• Vipshop, Noah rose 20% for best performance on ADR gauge
  • Among tech companies, 14 of 18 have beaten earnings estimates

Chinese stocks trading in New York rose for a seventh week out of eight as investors bet the government may roll out more policies to bolster the economy after earnings from companies in old-growth industries trailed analysts forecasts.

The Bloomberg China-U.S. Equity Index rose 6.1 percent last week, the biggest five-day gain since Oct. 2. American depositary receipts of Noah Holdings Ltd. surged 20 percent to $32.79 in the five days through Friday as the wealth manager reported sales growth of 30 percent in the third quarter. Vipshop Holdings Ltd., an online retailer selling discounted fashion products, also soared 20 percent to $16.35, the most since March 2014. The two stocks were the best performers on the ADR gauge.

Fourteen of 18 U.S.-traded Chinese technology companies that have reported financial results for the most recent quarter exceeded analysts’ estimates, according to data compiled by Bloomberg. Meanwhile, more than half of the 10 industrial companies and two-thirds of the 19 financial firms in the MSCI China Index trailed forecasts. Weakening earnings from traditional industries are adding to signs of a slowdown in the economy as policy makers seek to transition away from reliance on manufacturing and construction for growth.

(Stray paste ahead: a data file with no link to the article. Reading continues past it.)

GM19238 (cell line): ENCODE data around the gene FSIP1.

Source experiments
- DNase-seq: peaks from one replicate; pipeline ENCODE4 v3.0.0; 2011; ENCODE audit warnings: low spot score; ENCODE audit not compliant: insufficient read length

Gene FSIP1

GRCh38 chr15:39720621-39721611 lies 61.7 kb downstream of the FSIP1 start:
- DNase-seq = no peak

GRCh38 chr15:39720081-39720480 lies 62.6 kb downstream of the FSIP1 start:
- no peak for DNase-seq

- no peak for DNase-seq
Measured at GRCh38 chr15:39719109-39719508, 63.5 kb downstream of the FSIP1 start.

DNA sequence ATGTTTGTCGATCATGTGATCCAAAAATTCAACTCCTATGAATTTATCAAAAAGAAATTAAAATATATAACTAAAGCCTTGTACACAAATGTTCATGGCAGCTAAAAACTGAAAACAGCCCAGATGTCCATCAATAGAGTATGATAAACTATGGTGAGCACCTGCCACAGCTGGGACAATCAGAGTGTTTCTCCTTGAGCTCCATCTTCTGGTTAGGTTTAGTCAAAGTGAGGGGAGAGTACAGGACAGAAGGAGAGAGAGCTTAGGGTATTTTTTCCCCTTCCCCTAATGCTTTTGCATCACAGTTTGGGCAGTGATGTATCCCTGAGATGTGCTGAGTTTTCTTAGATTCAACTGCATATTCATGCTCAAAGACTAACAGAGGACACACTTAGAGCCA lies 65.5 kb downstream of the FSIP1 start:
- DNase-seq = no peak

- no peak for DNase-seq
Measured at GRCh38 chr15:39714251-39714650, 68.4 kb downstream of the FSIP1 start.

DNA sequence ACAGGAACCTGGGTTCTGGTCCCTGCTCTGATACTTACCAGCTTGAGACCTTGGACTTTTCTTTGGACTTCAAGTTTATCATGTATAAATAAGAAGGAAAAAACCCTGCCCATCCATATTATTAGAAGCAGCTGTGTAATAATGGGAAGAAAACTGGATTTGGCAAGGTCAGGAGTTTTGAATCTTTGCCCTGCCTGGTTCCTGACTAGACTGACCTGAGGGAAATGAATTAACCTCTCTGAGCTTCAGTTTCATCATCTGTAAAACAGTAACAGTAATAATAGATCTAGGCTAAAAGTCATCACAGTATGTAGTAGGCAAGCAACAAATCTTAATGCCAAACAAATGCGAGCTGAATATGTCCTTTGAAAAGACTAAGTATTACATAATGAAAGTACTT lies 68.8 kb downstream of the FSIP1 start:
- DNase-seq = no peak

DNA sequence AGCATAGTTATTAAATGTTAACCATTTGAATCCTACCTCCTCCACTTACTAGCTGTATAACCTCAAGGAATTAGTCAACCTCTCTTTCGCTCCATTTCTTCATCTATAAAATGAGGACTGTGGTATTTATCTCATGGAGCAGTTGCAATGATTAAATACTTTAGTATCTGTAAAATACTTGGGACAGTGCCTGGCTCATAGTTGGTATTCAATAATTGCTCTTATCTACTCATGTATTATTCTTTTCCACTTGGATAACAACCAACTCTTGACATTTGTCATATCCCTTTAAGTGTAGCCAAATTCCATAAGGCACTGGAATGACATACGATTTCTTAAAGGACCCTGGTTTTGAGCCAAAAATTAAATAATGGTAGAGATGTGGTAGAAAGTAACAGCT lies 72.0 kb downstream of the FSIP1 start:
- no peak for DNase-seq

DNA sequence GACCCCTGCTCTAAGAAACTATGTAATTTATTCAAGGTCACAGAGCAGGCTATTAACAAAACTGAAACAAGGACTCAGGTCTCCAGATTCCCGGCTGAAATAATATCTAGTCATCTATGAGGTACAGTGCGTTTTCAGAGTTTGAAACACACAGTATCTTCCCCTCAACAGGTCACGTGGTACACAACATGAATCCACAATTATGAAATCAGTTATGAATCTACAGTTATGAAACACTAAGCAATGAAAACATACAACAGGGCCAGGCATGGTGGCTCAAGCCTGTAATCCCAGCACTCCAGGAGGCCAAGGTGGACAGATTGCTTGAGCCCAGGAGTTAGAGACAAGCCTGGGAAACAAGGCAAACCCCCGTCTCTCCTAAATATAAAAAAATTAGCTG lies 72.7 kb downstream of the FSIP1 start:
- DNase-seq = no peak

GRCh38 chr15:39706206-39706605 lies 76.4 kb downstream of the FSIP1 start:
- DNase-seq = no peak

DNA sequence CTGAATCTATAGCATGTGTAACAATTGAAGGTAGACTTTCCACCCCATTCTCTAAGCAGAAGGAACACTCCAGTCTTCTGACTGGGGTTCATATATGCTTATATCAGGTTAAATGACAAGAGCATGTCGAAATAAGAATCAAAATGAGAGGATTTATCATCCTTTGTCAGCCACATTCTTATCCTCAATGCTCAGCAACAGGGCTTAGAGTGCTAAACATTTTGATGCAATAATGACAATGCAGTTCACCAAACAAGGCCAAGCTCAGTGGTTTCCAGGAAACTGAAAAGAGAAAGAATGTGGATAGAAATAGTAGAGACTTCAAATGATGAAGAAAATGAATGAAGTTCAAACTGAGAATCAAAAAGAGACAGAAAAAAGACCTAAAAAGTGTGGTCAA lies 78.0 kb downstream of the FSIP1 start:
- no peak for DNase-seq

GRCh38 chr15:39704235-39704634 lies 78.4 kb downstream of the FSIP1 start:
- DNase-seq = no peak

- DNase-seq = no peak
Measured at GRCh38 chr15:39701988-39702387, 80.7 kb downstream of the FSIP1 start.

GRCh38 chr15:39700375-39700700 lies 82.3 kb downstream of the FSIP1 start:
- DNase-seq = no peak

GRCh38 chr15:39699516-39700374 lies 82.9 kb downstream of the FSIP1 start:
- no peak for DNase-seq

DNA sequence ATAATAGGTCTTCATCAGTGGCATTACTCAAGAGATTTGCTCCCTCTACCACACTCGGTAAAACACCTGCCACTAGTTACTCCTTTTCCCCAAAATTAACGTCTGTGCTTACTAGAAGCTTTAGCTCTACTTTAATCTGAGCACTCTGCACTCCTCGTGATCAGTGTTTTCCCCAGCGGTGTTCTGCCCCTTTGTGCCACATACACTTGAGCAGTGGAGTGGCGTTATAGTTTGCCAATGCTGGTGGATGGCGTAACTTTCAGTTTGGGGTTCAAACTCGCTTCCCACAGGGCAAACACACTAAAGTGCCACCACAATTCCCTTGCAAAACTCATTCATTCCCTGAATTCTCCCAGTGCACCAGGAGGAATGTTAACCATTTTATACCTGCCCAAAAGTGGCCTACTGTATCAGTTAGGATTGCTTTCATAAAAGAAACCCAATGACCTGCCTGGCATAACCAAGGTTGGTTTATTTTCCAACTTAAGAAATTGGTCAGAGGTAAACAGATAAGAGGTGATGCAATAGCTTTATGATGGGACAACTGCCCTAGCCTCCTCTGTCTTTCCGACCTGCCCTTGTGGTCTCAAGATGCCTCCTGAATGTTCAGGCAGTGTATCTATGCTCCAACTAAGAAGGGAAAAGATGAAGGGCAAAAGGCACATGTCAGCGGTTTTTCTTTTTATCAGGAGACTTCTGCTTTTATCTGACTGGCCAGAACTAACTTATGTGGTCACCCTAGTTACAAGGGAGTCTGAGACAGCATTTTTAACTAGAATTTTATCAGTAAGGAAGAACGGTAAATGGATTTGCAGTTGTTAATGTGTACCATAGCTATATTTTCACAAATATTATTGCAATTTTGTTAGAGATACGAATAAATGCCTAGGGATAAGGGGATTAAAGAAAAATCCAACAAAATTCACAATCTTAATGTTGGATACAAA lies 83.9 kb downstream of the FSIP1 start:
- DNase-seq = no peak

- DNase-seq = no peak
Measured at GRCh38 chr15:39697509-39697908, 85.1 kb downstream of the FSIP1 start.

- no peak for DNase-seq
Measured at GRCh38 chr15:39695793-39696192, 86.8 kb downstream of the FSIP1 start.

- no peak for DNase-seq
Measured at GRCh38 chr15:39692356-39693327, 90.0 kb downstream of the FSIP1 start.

Market Driver

“The anticipation the Chinese government will ease policy measures again before the end of the year is driving the market,” Ankur Patel, chief investment officer at R-Squared Macro Management LLC, said by phone from Birmingham, Alabama on Friday.

Sina Corp. advanced 15 percent last week to $51.54 after announcing better-than-estimated earnings. Property consulting firm Leju Holdings Ltd. fell 5.6 percent last week to the lowest since Sept 25. Investment banks including UBS Group AG, Bank of America Corp. and Macquarie Group Ltd. cut their ratings for Sina last week as the company reported revenue that missed forecasts last quarter.

“We view China as not being the disaster that people think,” Gary Greenberg, head of emerging markets at Hermes Investment Management Ltd., said in an interview in New York on Thursday. “What China obviously wants to become is more of a consumer economy.”

The Deutsche X-trackers Harvest CSI 300 China A-Shares ETF, the biggest U.S. exchange-traded fund investing in mainland shares, lost 0.3 percent on Friday, narrowing the weekly gain to 4.6 percent.

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